The classical scene of an elegantly attired woman in profile, overlooking a vista while absentmindedly dreaming of a faraway fantasy, was one that delighted John William Godward. In Leisure Hours
, the artist has demonstrated his knowledge of Antiquity and has precisely rendered artifacts from ancient Greece and Rome. Behind the figure is a Greek marble relief of dancing warriors performing the Pyrrhic, a war dance, which is currently in the Vatican Museums (fig. 1). She sits on a stool modeled after the Savonarola chair, an Italian Renaissance chair based on those taken by Roman generals on military campaigns. The fan that is tossed aside is based on those held by the Greek figurines that were uncovered in the city of Tanagra in Boeotia in 1870.Leisure Hours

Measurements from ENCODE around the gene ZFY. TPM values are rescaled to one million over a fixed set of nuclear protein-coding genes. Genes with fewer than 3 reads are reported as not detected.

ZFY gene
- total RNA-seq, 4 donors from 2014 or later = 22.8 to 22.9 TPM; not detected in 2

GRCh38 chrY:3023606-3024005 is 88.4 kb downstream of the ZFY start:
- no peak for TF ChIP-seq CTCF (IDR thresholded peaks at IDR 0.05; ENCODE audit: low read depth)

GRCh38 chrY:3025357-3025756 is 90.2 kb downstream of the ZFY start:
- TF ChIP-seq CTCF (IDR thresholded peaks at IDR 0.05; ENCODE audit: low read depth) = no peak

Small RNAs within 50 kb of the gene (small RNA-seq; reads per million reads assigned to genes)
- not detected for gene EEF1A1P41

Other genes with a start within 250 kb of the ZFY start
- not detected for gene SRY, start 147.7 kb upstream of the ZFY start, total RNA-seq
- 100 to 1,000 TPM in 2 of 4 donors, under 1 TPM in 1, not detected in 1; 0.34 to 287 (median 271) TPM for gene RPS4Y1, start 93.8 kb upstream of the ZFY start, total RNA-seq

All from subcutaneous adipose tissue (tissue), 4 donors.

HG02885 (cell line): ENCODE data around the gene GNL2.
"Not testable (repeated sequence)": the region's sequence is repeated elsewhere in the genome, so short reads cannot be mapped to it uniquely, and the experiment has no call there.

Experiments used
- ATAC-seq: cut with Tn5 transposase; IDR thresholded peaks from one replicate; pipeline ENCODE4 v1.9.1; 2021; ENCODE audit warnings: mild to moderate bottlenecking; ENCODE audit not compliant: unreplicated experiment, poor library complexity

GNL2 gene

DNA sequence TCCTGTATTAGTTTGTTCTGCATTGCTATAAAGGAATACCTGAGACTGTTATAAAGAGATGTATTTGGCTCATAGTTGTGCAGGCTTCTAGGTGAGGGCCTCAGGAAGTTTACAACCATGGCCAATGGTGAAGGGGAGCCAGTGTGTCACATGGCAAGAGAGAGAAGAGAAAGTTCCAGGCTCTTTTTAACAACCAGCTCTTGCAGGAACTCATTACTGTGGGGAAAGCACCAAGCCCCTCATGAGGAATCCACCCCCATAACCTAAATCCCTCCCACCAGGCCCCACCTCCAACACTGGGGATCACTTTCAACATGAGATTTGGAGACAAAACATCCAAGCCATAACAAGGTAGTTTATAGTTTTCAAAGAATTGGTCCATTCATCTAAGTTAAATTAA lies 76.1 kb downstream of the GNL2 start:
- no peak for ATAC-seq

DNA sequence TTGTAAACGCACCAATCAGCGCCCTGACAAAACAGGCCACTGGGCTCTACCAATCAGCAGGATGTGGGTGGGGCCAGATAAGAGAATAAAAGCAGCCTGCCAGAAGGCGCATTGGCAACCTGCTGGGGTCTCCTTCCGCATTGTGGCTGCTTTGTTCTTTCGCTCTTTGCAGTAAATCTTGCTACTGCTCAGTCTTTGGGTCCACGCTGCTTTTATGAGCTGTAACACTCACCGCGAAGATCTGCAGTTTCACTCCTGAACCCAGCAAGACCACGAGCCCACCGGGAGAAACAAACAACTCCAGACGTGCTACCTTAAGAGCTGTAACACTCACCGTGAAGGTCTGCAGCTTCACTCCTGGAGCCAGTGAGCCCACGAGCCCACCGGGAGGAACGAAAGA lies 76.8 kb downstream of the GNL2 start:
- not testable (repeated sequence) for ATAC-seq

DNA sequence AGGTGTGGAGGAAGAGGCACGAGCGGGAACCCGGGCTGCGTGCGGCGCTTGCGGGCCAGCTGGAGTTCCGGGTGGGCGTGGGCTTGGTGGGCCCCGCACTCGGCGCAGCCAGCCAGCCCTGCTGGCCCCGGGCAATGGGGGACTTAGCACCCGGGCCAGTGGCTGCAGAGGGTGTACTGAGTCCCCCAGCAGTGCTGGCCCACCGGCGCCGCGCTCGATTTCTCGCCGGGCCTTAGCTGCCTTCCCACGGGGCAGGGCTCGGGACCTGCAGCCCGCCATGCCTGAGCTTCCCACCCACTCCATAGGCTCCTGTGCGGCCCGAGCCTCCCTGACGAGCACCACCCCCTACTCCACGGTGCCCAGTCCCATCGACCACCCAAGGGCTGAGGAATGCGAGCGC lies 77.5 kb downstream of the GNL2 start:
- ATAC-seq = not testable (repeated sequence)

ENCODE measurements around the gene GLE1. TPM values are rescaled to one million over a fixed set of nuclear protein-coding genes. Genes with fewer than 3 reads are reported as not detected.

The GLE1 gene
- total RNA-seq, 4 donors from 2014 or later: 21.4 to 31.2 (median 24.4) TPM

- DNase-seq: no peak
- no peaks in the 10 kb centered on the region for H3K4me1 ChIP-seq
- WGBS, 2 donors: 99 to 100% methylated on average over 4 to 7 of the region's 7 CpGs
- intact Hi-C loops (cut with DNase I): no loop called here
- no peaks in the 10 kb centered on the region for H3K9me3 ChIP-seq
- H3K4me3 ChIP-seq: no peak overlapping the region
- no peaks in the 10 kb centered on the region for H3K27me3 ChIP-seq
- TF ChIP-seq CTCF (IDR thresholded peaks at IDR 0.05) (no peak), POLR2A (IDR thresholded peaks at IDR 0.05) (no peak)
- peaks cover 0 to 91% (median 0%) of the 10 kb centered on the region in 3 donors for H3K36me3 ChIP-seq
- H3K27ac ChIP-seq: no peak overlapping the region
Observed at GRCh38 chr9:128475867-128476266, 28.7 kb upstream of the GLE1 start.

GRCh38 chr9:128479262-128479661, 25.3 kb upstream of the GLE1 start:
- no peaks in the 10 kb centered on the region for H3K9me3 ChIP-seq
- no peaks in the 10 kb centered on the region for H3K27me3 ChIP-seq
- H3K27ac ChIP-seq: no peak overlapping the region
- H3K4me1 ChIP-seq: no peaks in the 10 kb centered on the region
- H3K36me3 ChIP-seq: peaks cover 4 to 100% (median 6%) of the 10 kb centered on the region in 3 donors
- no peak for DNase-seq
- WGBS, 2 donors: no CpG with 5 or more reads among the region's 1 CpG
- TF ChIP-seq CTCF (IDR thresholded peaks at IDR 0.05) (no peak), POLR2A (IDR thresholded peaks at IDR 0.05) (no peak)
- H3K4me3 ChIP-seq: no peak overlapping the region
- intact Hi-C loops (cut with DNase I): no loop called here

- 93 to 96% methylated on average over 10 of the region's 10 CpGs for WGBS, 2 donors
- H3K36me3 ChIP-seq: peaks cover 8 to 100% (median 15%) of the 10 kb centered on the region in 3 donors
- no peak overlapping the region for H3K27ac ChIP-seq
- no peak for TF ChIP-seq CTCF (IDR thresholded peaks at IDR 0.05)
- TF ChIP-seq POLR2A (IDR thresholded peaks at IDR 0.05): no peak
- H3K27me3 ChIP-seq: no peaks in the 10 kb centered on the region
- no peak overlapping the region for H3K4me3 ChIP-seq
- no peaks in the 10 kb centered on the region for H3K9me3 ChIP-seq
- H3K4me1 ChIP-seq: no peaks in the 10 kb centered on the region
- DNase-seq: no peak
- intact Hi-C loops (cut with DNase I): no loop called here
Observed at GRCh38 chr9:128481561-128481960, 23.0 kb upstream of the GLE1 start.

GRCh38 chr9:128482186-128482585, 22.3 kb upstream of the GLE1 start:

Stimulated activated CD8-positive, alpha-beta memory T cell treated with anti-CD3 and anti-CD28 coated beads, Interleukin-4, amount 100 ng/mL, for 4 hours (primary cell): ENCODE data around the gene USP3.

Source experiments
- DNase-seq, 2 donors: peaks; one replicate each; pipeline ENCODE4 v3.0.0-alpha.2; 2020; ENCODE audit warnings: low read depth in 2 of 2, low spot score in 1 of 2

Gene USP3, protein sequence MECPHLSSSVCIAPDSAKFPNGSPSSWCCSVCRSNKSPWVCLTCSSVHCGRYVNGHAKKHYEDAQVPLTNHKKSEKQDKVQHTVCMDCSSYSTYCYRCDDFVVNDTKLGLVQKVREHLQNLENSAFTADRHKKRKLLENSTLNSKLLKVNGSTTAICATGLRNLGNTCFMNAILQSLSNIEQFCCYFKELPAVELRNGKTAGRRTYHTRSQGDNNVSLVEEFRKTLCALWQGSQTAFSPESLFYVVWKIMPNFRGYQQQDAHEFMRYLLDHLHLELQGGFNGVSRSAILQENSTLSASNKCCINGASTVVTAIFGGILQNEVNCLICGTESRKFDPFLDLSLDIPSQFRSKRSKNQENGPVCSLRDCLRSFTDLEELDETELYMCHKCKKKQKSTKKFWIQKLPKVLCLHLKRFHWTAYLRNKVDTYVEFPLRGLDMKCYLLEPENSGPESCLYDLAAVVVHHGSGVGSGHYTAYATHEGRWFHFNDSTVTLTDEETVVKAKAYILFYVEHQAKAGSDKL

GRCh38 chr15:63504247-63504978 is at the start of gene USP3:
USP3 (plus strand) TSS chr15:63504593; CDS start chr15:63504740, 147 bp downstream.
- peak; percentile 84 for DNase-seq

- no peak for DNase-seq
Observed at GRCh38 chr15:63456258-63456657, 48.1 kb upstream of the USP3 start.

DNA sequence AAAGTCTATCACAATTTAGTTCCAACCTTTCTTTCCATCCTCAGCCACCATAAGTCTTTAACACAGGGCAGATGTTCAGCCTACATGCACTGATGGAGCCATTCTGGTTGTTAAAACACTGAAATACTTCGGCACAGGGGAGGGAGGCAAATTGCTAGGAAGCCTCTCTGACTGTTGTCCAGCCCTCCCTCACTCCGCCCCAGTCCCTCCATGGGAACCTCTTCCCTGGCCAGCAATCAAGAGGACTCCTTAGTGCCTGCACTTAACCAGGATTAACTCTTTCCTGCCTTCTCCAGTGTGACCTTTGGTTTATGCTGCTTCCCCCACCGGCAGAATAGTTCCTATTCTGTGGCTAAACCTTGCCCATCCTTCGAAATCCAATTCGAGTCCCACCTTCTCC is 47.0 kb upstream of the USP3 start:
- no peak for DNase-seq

was exhibited in Paris in 1905 (though the exact location of the exhibition is unknown). By this year, Godward had begun to exhibit and garner attention on the continent and it is thought that this is the year he traveled to Italy for the first time, staying mostly in Capri (Swanson, p. 79-80). The sun soaked Mediterranean views that Capri afforded must have inspired the present work, as they would for the rest of the artist’s career.
Rather fittingly, given the warm climate, turquoise waters, and lush vegetation depicted, this painting belonged to a private collection in Bermuda for many years.